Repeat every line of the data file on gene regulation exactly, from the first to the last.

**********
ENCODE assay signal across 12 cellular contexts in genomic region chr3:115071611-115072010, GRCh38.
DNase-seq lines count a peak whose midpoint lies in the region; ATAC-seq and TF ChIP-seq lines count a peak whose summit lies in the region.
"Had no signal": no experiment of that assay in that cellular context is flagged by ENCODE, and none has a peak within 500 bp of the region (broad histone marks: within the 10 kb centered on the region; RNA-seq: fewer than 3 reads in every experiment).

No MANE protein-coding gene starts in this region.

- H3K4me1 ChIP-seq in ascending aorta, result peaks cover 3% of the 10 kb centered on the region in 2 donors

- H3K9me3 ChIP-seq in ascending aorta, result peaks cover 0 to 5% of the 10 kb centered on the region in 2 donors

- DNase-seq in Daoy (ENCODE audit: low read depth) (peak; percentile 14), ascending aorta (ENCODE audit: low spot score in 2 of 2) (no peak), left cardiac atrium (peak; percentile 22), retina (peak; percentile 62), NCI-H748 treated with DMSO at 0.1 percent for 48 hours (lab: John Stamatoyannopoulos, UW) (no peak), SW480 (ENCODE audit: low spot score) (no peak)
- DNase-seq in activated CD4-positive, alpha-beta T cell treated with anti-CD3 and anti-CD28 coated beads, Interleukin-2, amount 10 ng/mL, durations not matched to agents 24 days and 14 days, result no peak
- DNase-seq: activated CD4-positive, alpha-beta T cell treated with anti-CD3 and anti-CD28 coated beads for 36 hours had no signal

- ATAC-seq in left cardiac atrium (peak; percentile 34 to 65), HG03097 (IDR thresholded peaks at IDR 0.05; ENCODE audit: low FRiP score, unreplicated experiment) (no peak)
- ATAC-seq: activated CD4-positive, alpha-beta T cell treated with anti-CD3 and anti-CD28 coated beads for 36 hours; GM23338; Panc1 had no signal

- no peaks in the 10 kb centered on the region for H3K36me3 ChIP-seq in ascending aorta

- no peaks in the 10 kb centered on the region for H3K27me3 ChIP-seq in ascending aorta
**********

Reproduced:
ENCODE assay signal across 12 cellular contexts in genomic region chr3:115071611-115072010, GRCh38.
DNase-seq lines count a peak whose midpoint lies in the region; ATAC-seq and TF ChIP-seq lines count a peak whose summit lies in the region.
"Had no signal": no experiment of that assay in that cellular context is flagged by ENCODE, and none has a peak within 500 bp of the region (broad histone marks: within the 10 kb centered on the region; RNA-seq: fewer than 3 reads in every experiment).

No MANE protein-coding gene starts in this region.

- H3K4me1 ChIP-seq in ascending aorta, result peaks cover 3% of the 10 kb centered on the region in 2 donors

- H3K9me3 ChIP-seq in ascending aorta, result peaks cover 0 to 5% of the 10 kb centered on the region in 2 donors

- DNase-seq in Daoy (ENCODE audit: low read depth) (peak; percentile 14), ascending aorta (ENCODE audit: low spot score in 2 of 2) (no peak), left cardiac atrium (peak; percentile 22), retina (peak; percentile 62), NCI-H748 treated with DMSO at 0.1 percent for 48 hours (lab: John Stamatoyannopoulos, UW) (no peak), SW480 (ENCODE audit: low spot score) (no peak)
- DNase-seq in activated CD4-positive, alpha-beta T cell treated with anti-CD3 and anti-CD28 coated beads, Interleukin-2, amount 10 ng/mL, durations not matched to agents 24 days and 14 days, result no peak
- DNase-seq: activated CD4-positive, alpha-beta T cell treated with anti-CD3 and anti-CD28 coated beads for 36 hours had no signal

- ATAC-seq in left cardiac atrium (peak; percentile 34 to 65), HG03097 (IDR thresholded peaks at IDR 0.05; ENCODE audit: low FRiP score, unreplicated experiment) (no peak)
- ATAC-seq: activated CD4-positive, alpha-beta T cell treated with anti-CD3 and anti-CD28 coated beads for 36 hours; GM23338; Panc1 had no signal

- no peaks in the 10 kb centered on the region for H3K36me3 ChIP-seq in ascending aorta

- no peaks in the 10 kb centered on the region for H3K27me3 ChIP-seq in ascending aorta